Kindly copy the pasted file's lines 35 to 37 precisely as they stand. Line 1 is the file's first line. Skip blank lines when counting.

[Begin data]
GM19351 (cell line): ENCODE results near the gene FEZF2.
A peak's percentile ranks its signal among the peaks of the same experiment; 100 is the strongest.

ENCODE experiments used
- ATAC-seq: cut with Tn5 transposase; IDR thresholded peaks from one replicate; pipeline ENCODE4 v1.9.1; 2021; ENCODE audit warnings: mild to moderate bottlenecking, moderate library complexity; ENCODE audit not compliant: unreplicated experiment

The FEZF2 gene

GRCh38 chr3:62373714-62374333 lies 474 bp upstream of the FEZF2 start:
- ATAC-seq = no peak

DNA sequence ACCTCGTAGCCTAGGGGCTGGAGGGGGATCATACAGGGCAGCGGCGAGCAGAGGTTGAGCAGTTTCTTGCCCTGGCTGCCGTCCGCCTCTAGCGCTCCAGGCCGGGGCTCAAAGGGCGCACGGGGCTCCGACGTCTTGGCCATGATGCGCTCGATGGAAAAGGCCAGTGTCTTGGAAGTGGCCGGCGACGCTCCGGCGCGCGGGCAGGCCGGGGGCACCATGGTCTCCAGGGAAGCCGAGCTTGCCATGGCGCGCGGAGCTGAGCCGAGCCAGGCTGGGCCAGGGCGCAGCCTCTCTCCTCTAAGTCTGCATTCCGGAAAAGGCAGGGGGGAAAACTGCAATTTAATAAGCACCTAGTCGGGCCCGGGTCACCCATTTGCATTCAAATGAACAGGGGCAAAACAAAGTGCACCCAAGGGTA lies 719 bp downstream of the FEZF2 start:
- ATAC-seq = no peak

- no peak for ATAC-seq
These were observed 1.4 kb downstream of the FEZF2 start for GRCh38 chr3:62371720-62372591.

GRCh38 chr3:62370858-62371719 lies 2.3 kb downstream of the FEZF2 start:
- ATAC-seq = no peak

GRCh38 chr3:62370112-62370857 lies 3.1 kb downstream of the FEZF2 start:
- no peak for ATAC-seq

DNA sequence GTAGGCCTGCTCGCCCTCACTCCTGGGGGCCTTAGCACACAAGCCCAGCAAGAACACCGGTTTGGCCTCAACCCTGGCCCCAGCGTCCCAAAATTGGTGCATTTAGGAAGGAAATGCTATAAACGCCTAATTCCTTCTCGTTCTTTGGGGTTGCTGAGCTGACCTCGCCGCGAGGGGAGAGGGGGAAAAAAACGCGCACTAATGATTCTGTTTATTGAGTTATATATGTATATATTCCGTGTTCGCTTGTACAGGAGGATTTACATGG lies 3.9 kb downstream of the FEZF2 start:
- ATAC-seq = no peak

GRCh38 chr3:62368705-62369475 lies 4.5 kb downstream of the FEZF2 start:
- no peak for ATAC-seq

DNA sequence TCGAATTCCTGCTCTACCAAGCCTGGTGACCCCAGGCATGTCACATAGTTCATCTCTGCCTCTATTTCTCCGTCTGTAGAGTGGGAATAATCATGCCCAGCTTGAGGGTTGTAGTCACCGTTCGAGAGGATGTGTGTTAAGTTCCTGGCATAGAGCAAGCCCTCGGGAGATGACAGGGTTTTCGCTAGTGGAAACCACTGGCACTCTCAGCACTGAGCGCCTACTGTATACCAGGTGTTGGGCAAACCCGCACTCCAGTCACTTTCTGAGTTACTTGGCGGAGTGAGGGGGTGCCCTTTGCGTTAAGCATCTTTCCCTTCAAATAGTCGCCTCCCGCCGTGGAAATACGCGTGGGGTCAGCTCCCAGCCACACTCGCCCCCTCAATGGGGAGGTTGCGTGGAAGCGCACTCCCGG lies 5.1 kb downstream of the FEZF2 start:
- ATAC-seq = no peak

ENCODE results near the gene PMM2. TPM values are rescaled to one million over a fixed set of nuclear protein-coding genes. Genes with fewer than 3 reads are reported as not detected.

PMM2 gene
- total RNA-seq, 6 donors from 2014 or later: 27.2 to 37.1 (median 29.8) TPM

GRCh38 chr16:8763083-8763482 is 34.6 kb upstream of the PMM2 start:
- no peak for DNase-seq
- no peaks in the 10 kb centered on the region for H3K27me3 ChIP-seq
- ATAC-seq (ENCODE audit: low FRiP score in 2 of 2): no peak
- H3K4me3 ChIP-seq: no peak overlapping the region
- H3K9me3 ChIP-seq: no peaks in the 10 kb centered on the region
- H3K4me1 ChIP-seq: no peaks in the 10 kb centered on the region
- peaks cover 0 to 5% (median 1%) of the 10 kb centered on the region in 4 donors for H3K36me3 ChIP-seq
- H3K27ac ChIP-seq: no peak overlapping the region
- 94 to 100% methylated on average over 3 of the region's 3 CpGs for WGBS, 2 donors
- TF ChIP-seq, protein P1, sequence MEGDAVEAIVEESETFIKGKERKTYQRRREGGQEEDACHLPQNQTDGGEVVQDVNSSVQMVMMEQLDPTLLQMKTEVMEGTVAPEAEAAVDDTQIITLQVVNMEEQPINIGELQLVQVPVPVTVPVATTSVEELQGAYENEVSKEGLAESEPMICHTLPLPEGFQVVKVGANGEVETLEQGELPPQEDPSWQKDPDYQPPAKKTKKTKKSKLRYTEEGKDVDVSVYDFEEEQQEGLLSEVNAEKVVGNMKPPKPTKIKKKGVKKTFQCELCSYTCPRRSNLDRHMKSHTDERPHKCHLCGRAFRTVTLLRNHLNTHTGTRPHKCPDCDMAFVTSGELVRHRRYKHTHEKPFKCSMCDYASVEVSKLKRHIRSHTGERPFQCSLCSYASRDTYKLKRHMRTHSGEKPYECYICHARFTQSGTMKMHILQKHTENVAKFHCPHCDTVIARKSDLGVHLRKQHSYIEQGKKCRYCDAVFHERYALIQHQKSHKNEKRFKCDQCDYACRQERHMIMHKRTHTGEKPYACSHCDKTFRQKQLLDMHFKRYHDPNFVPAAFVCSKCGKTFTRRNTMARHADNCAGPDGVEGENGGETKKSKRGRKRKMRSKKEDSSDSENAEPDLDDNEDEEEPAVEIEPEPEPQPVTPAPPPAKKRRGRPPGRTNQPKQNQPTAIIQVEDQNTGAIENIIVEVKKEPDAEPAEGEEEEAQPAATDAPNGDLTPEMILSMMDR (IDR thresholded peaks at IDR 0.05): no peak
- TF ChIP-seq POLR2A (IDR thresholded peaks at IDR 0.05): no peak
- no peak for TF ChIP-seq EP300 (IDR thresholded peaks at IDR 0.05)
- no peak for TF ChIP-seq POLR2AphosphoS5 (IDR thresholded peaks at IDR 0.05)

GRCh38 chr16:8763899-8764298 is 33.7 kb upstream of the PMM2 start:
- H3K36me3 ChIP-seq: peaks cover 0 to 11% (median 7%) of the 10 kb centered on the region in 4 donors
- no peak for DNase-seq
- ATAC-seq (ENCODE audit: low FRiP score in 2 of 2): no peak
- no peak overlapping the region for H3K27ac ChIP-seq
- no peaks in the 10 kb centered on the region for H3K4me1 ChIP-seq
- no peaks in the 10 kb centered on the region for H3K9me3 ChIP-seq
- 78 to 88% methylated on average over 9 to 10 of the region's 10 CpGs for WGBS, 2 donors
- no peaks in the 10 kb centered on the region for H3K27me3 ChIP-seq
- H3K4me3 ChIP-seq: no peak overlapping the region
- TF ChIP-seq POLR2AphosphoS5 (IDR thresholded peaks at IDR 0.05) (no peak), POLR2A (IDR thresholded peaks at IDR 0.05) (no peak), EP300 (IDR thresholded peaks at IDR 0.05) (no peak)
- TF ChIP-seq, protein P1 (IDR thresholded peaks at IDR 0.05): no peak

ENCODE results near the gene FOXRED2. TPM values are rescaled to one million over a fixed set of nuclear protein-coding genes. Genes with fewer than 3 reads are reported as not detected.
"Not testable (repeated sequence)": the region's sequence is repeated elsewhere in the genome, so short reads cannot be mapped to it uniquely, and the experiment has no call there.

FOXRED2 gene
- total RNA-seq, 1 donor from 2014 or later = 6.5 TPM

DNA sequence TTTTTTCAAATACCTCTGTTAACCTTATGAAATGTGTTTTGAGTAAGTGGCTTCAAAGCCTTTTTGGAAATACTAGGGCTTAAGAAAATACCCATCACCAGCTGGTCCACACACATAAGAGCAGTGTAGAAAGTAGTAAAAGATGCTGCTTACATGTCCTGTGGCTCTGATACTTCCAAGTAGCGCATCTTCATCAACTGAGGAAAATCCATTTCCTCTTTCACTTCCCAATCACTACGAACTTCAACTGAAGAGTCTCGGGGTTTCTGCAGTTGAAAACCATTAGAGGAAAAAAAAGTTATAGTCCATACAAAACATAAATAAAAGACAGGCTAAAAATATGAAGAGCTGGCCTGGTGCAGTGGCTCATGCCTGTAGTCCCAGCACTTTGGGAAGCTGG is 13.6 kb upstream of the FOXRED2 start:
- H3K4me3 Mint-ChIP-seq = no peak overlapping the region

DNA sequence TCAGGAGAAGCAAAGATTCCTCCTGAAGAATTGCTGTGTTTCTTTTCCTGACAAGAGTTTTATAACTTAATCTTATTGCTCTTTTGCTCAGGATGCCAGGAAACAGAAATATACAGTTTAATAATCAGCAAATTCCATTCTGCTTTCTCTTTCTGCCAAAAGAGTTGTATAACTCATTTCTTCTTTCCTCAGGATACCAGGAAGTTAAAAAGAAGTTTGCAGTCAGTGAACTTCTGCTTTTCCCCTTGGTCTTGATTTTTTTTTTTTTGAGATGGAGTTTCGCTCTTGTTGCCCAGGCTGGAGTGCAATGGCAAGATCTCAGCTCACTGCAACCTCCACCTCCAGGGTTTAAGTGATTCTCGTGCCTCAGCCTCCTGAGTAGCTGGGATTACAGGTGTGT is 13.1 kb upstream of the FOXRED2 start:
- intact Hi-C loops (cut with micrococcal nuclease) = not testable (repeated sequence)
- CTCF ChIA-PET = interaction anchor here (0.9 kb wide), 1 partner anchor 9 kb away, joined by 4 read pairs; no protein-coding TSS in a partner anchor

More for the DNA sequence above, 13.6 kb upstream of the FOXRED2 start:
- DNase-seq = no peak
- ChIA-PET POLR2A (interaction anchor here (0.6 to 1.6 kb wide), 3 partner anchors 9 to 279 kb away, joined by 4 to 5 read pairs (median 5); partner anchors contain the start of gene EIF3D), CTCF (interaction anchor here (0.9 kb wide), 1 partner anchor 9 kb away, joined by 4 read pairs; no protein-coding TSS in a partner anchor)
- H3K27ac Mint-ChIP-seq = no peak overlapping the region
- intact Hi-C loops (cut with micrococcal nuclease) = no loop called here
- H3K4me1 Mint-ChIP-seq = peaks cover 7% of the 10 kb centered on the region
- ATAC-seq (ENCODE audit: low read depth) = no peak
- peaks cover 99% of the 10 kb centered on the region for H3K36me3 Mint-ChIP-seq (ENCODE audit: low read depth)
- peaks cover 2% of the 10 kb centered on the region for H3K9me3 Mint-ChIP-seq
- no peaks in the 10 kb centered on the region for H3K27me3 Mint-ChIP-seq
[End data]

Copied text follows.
- TF ChIP-seq, protein P1, sequence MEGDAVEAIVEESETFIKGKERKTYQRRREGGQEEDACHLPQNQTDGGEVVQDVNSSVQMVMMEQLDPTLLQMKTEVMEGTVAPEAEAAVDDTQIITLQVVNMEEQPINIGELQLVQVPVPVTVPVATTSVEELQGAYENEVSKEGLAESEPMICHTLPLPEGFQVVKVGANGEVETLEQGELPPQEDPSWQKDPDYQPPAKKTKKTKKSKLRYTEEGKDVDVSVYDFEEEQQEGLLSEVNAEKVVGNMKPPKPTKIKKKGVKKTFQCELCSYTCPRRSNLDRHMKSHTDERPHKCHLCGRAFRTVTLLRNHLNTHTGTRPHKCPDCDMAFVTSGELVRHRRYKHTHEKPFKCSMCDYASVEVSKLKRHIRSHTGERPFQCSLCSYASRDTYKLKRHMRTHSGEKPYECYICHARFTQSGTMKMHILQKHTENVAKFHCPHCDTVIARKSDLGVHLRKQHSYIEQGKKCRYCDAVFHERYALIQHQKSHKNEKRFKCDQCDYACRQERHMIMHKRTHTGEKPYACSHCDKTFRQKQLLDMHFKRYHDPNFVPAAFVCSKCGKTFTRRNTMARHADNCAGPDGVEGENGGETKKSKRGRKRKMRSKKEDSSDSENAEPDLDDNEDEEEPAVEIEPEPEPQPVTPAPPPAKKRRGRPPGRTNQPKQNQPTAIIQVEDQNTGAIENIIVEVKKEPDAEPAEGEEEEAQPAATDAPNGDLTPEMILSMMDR (IDR thresholded peaks at IDR 0.05): no peak
- TF ChIP-seq POLR2A (IDR thresholded peaks at IDR 0.05): no peak
- no peak for TF ChIP-seq EP300 (IDR thresholded peaks at IDR 0.05)